After six weeks of fundamentals, Nats ready to see results

WEST PALM BEACH, Fla. - This being the final day of spring training, the Nationals’ goals were pretty simple: Get through the day quickly and healthy.

They were successful on both counts.

Today’s 5-3 exhibition loss to the Astros at FITTEAM Ballpark of the Palm Beaches wrapped up in a mere 2 hours, 30 minutes. And everybody walked away in one piece before showering, dressing and boarding the bus for the airport and the charter flight home to Washington.

Davey Martinez gave a handful of regulars who have played a lot lately (Ryan Zimmerman, Anthony Rendon, Juan Soto, Trea Turner) the day off. Those who did play got a couple of at-bats a piece and got out of there.

Aside from three injured players who will stay back here and complete their rehab (Howie Kendrick, Michael A. Taylor, Koda Glover) the Nationals emerged from six weeks in Florida in very good health.

Every member of the rotation made every start as planned and built up to a high pitch count, capped today by Patrick Corbin’s 99-pitch outing.

Every member of the projected bullpen made at least six appearances, except for late signee Tony Sipp, who is staying back to pitch in a couple more minor league games but will be ready for Thursday’s opener.

Robles-Watches-Hit-Blue-sidebar.jpgEvery member of the opening day lineup got at least 30 plate appearances in big league games, with rookie center fielder Victor Robles topping the squad with 62.

The difference from 2018, when several key players were still rehabbing from offseason injuries, is dramatic. This is a healthy team heading north.

“Oh, yeah,” manager Davey Martinez said. “That’s always a concern in spring training, leaving here with a healthy group of guys.”

The Nationals can point to any number of reasons they finished a disappointing 82-80 last year, but injuries and poor fundamentals were at or near the top of the list. They’ll enter 2019 a much healthier bunch than they entered 2018. And they believe they’ll enter 2019 a much more fundamentally sound team than they were entering 2018.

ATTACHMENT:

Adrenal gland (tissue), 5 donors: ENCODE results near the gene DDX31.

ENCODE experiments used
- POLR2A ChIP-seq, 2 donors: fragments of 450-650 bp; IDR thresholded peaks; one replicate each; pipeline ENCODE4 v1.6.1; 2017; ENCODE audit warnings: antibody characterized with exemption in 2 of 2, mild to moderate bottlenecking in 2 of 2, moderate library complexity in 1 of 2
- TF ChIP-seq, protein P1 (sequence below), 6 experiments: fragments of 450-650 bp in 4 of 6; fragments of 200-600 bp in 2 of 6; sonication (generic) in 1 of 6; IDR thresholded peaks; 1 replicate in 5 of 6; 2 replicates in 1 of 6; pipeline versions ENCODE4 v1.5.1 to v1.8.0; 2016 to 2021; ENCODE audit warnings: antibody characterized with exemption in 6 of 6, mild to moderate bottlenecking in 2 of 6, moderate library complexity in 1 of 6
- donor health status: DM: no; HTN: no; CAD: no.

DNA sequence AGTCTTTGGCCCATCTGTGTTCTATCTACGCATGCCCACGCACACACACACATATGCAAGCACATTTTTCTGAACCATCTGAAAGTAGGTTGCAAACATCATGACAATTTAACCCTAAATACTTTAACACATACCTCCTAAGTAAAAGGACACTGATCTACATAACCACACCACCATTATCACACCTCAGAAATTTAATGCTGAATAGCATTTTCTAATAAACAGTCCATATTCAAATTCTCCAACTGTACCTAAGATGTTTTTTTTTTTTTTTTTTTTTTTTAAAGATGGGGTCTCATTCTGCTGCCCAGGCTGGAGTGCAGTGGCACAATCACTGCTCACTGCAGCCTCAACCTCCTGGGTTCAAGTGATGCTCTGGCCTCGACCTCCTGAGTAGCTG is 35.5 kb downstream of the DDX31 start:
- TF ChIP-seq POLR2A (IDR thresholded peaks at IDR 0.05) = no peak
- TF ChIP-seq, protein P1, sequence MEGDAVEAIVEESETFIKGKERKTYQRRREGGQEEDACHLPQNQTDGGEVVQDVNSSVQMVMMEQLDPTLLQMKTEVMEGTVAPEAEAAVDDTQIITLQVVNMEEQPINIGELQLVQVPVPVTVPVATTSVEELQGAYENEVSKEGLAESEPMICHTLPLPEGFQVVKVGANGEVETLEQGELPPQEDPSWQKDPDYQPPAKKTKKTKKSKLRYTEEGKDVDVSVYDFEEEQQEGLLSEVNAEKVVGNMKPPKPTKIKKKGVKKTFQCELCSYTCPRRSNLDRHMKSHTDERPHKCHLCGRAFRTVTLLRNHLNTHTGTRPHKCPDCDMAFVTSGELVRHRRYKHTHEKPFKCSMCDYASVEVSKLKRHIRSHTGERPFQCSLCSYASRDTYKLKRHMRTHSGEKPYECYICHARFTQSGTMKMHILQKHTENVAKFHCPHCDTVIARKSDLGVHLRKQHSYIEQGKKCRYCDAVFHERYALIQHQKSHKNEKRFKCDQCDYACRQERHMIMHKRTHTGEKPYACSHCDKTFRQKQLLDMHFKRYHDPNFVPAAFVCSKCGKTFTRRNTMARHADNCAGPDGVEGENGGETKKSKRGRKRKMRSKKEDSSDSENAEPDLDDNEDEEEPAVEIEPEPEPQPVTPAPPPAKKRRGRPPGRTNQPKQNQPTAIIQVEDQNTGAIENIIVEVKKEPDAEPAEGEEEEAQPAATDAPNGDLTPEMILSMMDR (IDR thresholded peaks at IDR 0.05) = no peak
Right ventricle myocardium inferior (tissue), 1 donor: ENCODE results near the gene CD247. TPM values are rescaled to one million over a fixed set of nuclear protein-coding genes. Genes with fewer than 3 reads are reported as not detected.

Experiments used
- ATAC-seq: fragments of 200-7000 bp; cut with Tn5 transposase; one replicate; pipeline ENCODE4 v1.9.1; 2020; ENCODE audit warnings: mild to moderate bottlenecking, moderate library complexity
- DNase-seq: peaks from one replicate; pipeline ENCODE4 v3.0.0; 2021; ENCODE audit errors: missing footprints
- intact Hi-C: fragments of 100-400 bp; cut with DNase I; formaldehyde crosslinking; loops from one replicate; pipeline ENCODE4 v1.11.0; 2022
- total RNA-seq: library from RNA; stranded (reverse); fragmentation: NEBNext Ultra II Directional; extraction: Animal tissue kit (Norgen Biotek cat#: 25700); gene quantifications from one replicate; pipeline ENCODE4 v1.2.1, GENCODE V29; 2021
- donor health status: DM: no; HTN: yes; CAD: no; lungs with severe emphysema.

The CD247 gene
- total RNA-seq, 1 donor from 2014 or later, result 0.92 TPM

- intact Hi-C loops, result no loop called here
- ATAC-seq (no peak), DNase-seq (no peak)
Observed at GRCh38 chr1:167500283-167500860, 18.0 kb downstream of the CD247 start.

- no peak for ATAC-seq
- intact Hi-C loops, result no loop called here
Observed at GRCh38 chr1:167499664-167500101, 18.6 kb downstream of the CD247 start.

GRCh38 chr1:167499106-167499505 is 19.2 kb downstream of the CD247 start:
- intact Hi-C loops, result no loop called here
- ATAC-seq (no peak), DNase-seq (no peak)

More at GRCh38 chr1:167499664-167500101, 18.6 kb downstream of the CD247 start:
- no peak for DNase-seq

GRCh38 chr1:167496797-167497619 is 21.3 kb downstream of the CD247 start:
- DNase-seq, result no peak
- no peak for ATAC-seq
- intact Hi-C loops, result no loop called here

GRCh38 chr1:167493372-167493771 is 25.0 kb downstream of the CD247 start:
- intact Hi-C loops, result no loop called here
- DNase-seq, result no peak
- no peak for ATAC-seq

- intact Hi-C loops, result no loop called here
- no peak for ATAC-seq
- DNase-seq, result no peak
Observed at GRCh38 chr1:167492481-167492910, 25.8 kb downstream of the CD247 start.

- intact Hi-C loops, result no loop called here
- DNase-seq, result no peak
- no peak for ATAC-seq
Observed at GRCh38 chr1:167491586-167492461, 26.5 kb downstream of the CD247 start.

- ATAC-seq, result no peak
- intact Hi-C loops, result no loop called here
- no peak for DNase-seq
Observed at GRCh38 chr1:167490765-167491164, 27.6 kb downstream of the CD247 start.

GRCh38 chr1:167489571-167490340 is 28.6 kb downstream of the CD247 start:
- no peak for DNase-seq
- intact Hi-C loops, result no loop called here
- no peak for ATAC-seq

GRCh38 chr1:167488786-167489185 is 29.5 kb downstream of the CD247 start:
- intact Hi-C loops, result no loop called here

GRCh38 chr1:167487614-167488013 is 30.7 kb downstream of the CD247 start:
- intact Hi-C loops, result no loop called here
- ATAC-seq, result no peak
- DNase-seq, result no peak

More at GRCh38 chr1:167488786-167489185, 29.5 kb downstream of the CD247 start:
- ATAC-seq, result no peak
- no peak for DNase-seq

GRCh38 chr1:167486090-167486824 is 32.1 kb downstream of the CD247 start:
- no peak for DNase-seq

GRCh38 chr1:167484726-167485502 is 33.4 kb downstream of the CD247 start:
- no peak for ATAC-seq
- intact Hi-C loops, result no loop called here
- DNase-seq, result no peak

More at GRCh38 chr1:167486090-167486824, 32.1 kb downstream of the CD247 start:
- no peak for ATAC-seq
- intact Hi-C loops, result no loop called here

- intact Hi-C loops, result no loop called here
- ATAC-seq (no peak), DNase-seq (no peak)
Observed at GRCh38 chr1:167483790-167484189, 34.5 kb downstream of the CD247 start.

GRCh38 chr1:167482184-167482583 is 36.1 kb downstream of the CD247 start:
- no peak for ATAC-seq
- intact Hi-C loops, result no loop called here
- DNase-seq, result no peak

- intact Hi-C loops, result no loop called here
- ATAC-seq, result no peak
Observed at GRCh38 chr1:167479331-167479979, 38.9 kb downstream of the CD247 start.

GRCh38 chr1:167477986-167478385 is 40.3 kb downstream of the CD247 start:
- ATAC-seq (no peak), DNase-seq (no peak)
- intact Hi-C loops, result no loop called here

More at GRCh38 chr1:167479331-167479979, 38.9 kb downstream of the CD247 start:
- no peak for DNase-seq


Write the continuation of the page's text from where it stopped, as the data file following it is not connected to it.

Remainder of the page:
The team’s defensive numbers in games weren’t all that encouraging. The Nats were charged with 29 errors in 30 games, tied for 22nd most in the majors. They turned only 15 double plays, second-fewest.

But those numbers include all 80 players, major leaguers and minor leaguers alike, who appeared in Grapefruit League games. Only 12 of the errors were committed by projected members of the opening day roster.

The offensive numbers were more striking in a positive way. The Nationals ranked in the top five in the majors in runs, homers, batting average, on-base percentage, slugging percentage and OPS this spring. They struck out fewer times than all National League teams except for the Mets and Diamondbacks.

And in this final week of games, when regulars got more playing time, they manufactured more runs with quality at-bats, advancing runners into scoring position, taking extra bases and then driving them in.

Martinez opened the spring with a message to his players of emphasizing fundamentals. He believes they responded.

“We had a really good camp,” the second-year manager said. “We pushed them to do the little things, and they did them. I really feel like we got better at some of the things we wanted to get better at. Now we just have to carry it over into day one of the season.”

With a lineup now featuring three speedsters in the 9-1-2 spots (Robles, Adam Eaton, Turner) the Nationals expect to be a more offensively efficient team.

“Every inch and every 90 feet is vital to us turning around that one-run record we had last year (18-24), which I thought was indicative of the disappointment we had last year,” general manager Mike Rizzo said. “You’ve got to win those games. Good teams win those games.”

After six weeks having fundamentals pounded into their heads, the Nationals are now en route to D.C. They’ll face the Yankees in one final exhibition game Monday (weather permitting) and then turn their attention to Thursday’s star-studded opener against the Mets, with reigning Cy Young Award winner Jacob deGrom facing three-time winner Max Scherzer.

All the talk of the last six weeks won’t mean a thing if they don’t practice what they preached here in Florida.

“We think the fact that offensively more efficient, better baserunning, aggressive baserunning and the upgrade we’re going to have defensively is going to be really important to us winning a division,” Rizzo said. “And going deep in the playoffs.”

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